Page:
In the wake of Yale and University of Missouri campus protests, journalists and bloggers have written and debated extensively over the propriety of college activism, but remain vague on the role of faculty — namely professors — in demonstrations primarily run and led by students. Professors and lecturers straddle a difficult line between maintaining a professional distance and involving themselves in their students’ lives. Unlike administrators, they are not required to respond directly to their students’ concerns, but more often than not are held responsible for their discomfort and anger.
As much as current media loves to exaggerate student activists as pitch forked mobs, the truth remains that activism has invaded classrooms and faculty lounges, with the consequence that some professors fear discussing relevant contemporary issues with their students, lest their remarks result in a petition calling for their immediate removal. The issue extends beyond monitoring debate in the classroom; for some student activists, even dignified silence on certain topics is suspect, meaning that they expect professors to not only accept activism, but also to demonstrate alongside students in their fight against racism, transphobia or sexism.
Such unbalanced expectations damage student-faculty relations and undermine a liberal, freethinking environment for two reasons: one, forcing professors to become activists may destroy their relationships with the administration and, by extension, their research funding or chances of advancement, and two, professors’ activism can influence classroom matters in unethical ways, especially with regards to evaluation and grading. Wellesley students need to acknowledge that involving professors in student activism creates problems of power dynamics in both directions: either students can pressure professors into compromising their positions or professors can pressure students to remain silent and fearful within the classroom.
After years of student demonstrations, college activists have gained more say in electing or ousting members of the faculty, and their newfound power is not without its detrimental consequences. For example, while activists have toiled to pave way for minority professors and lecturers and brought to fruition several ethnic studies departments, they have also damaged the reputations of well-meaning professors whose research or statements did not sit well with the general campus opinion.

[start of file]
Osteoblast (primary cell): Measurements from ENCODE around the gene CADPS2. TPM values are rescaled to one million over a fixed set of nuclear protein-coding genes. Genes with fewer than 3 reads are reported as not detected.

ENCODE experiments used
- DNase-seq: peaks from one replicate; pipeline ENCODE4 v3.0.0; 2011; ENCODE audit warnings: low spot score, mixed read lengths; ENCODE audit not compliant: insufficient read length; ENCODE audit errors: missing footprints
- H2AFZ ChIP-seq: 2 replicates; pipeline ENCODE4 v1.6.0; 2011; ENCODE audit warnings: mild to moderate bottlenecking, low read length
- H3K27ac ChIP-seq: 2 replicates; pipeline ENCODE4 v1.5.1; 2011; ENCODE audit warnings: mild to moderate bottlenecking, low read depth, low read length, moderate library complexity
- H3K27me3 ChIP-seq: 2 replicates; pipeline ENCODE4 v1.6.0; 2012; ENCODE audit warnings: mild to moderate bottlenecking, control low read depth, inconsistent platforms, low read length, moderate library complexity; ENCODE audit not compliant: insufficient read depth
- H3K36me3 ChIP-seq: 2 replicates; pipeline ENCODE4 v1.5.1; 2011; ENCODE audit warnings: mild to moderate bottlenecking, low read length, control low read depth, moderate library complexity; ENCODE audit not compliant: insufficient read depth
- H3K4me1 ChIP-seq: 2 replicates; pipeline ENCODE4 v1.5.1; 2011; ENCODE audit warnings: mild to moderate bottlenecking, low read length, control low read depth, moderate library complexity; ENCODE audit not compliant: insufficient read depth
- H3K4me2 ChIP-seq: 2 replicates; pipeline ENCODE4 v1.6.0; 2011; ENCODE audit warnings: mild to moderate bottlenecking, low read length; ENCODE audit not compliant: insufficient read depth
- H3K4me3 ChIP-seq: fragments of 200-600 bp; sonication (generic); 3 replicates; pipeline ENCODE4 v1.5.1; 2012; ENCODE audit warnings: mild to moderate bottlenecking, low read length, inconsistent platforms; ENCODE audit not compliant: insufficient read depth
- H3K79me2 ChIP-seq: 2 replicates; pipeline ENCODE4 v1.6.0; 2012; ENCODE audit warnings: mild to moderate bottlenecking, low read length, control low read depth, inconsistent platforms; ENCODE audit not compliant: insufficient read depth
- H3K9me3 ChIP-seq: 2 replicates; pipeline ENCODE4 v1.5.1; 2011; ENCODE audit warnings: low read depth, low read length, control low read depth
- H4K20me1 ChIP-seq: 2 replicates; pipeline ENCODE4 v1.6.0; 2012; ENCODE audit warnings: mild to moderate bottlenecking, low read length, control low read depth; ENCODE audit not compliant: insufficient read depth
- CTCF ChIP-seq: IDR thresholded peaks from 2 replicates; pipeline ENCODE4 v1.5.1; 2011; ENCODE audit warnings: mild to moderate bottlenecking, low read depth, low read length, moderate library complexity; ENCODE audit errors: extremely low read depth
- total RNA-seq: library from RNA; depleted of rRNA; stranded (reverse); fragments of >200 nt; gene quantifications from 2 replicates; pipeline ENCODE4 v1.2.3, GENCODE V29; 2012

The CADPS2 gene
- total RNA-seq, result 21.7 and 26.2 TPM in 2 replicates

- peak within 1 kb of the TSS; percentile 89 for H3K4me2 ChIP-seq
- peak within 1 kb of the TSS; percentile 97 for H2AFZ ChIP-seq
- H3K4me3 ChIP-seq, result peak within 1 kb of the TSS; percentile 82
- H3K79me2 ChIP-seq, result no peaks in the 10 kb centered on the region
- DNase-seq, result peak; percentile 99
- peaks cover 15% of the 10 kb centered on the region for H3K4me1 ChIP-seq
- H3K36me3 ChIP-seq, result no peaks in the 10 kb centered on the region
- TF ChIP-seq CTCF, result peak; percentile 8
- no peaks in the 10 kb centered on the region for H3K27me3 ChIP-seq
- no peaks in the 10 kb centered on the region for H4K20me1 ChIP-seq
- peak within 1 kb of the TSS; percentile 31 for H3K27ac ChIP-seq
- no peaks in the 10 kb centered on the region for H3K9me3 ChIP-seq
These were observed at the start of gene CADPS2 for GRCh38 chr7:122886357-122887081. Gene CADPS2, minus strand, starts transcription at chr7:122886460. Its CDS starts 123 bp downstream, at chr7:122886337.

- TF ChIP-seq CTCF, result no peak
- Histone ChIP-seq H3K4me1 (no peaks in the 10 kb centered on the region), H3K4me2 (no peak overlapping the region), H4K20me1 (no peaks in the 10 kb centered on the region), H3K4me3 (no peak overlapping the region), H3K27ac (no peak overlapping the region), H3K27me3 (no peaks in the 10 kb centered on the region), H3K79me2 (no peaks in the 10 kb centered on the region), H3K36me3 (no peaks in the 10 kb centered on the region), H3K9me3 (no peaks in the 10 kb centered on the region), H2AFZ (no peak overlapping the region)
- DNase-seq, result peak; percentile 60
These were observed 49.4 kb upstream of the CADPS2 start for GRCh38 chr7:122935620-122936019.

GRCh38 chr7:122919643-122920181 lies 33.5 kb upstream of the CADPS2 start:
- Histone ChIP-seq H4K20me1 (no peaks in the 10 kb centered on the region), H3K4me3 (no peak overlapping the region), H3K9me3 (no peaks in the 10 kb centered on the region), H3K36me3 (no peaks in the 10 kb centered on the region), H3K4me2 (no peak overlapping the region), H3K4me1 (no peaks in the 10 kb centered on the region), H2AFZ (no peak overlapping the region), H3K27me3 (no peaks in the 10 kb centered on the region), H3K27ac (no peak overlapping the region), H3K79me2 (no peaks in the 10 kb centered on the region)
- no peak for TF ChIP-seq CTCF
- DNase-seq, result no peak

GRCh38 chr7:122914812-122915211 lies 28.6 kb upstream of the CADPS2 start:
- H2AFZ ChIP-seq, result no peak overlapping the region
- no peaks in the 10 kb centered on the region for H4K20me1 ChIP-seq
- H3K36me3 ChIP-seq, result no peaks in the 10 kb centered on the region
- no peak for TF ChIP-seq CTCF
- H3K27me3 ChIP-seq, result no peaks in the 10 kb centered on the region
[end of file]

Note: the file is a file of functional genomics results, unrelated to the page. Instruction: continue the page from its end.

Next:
Administration has enforced tougher standards for political correctness and codified speech euphemisms that seek to prevent offense to disenfranchised groups – examples that come to mind are Harvard’s decision to remove “master” from all academic titles lest it imply connotations of slavery, and Wellesley’s own choice to impose the use of the pronoun “she” in all general classroom discussions to validate the experience of a women’s college.
While these may be minor examples, such movements to codify “correct” speech limit professors’ ability to engage in fruitful discussion without the risk of losing their academic titles. Laura Kipnis, a tenured professor at Northwestern University, had sexual harassment charges brought against her after she published an essay that criticized “sexual paranoia” surrounding Title IX issues, forcing her to clear herself in a faculty misconduct trial. A professor at a state school under the pseudonym “Edward Schlosser” discussed his fear of his own students, claiming that “the student- teacher dynamic has been reenvisioned along a line that’s simultaneously consumerist and hyper-protective.” In other words, student activism has generated a hypersensitive environment where students scrutinize professors’ everymovementandword,andprofessors are expected to join alongside students in their demonstrations without receiving support.
Not surprisingly, such expectations most negatively impact professors of minority. At Wellesley and elsewhere, professors of color and/or LBGTQ orientation are expected to engage more intimately and passionately in campus activism, while other professors reserve the right to remain silent on controversial issues or at least refrain from bringing them into the classroom.
Sometimes students depend on their professors to educate them on political issues outside their field, or at least vehemently agree with them on certain subjects simply on the basis of the latter’s ethnicity or sexual orientation. They face unreasonable demands to spend time doing activism outside of their academic research and teaching, as well as aiding minority students in their various concerns: female professors are expected to comment on every change in the sexual assault policy or discuss gender in the classroom, and professors of color are seen as traitorous if they devote only a small part of their lecture to racial dynamics in the United States. For a non-white or LGBTQ professor, their career advancement may depend heavily on their activist work instead of their teaching or research, which is unfair to both students and professors.
The solution is not to completely separate faculty from college activism, but create safe spaces where professors can divulge their concerns and more importantly, recognize that professors cannot always or fully participate in student activism but often are relegated to the sidelines. In no way should college activism interfere with professors’ teaching and research, and if student demonstrators truly mean to make lives easier for disenfranchised groups, they should refrain from attacking professors for simply trying to hold their jobs.
Sabrina Leung ‘18 is the Digital Editor majoring in International Relations-Political Science with a minor in History. She is best reached at firstname.lastname@example.org or @sabrinatzleung on Twitter.